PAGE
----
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Margery Baumgartner, 96; founded The Family School
Ohanian Comment: Let us all stop and think about an educator who thought about how children learn and then founded a school to honor children. Imagine believing children should be heard as well as seen.
By Michael Kinsman
Margery Baumgartner always believed children should be heard as well as seen.
In 1969, she founded The Family School in La Mesa on that principle, hoping that young children would feel free to express their thoughts and creativity in a relaxed class setting.
“We are guided by what children want to learn, and it is not necessary to pour in anything else,” Mrs. Baumgartner said in a 1970 interview with The Evening Tribune. “They teach themselves.”
She ran the small alternative school, which taught children from preschool to second grade, until she retired in 1992.
Mrs. Baumgartner died May 17 at her La Mesa home after a 19-year battle with breast cancer. She was 96.
Born in Wilkes-Barre, Pa., on Dec. 6, 1910, Mrs. Baumgartner had her sights set on becoming a teacher early in life. She attended the University of Delaware and spent her junior year studying at the Sorbonne in Paris.
When she returned to the United States, the country was mired in the Great Depression and jobs for new teachers were scarce. She changed career plans and attended the School of Social Work at the University of Pennsylvania.
“The only jobs she could find at the time were in social work, so that is what she did,” said her granddaughter, Eva Nardell.
Mrs. Baumgartner went to work as a psychiatric caseworker in the gritty Manhattan, N.Y., neighborhood of Hell's Kitchen.
When the economy improved, she returned to teaching, first at Charlestown Playhouse, a cooperative preschool and kindergarten in Phoenixville, Pa. A few years later, her first husband died of kidney complications, and she returned to New York.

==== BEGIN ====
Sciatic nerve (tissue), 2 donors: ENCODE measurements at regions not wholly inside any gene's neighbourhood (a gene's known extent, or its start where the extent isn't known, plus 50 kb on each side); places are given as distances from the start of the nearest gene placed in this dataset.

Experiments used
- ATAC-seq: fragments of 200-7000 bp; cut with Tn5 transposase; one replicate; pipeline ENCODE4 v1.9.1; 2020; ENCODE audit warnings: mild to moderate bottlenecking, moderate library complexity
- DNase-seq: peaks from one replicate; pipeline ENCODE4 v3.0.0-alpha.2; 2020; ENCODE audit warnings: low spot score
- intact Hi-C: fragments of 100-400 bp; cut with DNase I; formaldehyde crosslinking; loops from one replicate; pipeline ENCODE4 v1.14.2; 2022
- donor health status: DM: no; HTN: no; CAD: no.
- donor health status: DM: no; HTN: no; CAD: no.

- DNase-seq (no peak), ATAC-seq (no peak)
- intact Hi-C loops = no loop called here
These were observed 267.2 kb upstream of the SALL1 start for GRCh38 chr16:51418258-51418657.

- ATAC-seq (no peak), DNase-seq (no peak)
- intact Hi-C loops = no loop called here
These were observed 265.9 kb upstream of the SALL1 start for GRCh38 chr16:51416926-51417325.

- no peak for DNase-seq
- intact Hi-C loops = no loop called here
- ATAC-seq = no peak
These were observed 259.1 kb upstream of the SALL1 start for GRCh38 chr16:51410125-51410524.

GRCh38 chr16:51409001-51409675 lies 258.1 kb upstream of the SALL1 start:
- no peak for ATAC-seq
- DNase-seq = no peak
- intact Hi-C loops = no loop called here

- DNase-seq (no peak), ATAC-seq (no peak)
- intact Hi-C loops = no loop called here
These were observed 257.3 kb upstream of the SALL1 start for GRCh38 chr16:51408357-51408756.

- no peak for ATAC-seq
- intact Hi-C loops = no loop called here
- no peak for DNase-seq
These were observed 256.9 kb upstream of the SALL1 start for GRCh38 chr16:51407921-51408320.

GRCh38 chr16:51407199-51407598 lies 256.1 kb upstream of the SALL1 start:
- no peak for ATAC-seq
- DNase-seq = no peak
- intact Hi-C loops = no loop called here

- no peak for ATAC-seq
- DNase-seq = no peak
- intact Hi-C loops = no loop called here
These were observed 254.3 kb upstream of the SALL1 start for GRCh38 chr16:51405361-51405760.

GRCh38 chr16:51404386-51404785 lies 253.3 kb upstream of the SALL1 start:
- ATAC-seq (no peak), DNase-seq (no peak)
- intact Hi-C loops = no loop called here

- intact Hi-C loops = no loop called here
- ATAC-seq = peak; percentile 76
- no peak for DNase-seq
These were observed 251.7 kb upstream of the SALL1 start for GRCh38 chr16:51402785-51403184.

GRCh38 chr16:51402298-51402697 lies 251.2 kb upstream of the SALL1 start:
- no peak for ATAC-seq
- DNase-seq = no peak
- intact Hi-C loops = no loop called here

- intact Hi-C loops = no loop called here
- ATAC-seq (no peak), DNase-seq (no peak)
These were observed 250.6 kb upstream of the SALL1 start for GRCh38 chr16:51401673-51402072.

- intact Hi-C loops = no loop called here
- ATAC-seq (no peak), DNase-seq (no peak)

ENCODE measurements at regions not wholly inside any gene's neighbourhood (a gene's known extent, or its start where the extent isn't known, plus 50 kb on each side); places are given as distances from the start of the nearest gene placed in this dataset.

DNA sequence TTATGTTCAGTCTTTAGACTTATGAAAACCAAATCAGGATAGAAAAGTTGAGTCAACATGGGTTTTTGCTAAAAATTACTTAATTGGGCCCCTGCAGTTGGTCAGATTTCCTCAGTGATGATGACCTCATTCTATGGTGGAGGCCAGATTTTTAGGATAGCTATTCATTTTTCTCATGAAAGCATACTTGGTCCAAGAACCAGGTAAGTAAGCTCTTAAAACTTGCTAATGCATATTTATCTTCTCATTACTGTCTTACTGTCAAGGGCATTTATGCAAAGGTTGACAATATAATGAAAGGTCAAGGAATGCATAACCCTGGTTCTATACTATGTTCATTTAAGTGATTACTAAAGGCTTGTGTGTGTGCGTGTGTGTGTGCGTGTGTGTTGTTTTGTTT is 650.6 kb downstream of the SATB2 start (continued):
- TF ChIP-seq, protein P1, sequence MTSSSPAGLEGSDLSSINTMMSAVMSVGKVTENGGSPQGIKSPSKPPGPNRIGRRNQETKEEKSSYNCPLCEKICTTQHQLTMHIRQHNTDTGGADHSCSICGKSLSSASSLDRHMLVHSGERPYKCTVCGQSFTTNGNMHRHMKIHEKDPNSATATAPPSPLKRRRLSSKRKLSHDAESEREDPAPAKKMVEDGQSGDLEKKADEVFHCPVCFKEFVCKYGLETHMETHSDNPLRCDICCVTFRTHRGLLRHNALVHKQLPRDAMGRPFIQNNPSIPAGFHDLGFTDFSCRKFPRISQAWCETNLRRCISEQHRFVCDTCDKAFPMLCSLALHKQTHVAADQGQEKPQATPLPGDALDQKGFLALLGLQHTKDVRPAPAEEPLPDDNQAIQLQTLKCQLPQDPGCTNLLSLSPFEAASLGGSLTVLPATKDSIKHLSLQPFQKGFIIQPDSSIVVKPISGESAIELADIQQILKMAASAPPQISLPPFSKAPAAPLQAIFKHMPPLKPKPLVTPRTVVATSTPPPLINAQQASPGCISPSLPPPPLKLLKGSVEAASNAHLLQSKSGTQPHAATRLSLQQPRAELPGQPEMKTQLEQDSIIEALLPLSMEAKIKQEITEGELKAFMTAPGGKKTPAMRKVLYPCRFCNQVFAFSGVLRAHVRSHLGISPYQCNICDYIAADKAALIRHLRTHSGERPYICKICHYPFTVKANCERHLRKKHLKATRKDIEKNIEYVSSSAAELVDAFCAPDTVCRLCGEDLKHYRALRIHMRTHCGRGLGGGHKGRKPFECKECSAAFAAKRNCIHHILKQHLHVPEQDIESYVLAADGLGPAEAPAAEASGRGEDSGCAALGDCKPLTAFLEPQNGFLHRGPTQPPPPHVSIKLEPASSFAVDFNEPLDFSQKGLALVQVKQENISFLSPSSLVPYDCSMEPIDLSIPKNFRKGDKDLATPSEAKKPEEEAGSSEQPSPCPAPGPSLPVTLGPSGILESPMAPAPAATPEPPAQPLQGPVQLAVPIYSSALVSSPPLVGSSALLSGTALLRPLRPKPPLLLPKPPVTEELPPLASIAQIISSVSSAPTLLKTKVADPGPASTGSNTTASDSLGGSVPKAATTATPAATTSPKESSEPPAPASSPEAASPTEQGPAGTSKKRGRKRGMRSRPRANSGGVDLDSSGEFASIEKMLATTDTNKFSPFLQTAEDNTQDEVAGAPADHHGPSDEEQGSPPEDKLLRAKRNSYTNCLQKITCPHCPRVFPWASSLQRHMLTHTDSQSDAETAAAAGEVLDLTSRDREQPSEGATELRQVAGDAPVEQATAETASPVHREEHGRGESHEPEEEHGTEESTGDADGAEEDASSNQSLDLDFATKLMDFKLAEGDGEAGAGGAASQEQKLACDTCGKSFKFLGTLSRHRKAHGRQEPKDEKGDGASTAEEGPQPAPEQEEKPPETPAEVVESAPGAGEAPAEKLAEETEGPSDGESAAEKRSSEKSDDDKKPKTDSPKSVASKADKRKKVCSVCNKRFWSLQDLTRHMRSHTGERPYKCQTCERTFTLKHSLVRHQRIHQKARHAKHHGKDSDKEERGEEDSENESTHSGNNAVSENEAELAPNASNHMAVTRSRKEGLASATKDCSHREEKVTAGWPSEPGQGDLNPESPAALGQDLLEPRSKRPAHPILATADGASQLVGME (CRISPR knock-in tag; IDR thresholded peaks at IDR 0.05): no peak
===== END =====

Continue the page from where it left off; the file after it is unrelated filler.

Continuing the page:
Her granddaughter said she then enrolled at the Bank College of Education, a small teachers college that experimented with alternative teaching methods for young children.
“The school gave her a stipend, room and board, and let her pursue an education,” Nardell said. “She was always thankful of that.”
Mrs. Baumgartner moved to San Diego in 1952 and worked at the Child Study Laboratory at San Diego State University for 13 years. She later helped start Pacific Horizon School, an alternative school in La Jolla.
In the late 1960s, she decided to open her own school. She was living on a half-acre property on Dexter Drive in La Mesa. The land was subdivided, and a one-room schoolhouse for children ages 3 to 7 was built on part of it.
“She believed in listening to kids,” said Mary Pat Beach of Santa Fe, N.M., whose three children attended The Family School. “She believed that you started with the interests of the child and built on those. She said that the most important contribution she could make was to teach those children to love to learn and that they would educate themselves. That's just what she did.”
The school often operated with a handful of students, up to two dozen at one time. Family members regularly volunteered at the school to help guide the students, using their individual expertise for triggering student involvement.
Mrs. Baumgartner believed that some adults didn't understand the thought process of children. She believed that children used a more roundabout process than adults, but that children were just as successful at reaching conclusions.
“She appreciated that their ideas were fresh and unprejudiced, and loved the spontaneity of how they thought,” said her son, Carl Snyder.
Mrs. Baumgartner chronicled her students' poems and sayings, eventually developing them into two online books on childhood learning that she wrote after her retirement. The books can be found on her Web site at www.earlykids.com.
Mrs. Baumgartner is survived by her husband, Robert Baumgartner; son, Carl Snyder of La Mesa; four grandchildren; and one great-grandchild.
A private memorial service will be held Saturday. Her body will be donated to the University of California San Diego Medical Center.
The family suggests donations to the Bank Street College of Education, 610 W. 112th St., New York, NY 10025-1898.
San Diego Union-Tribune
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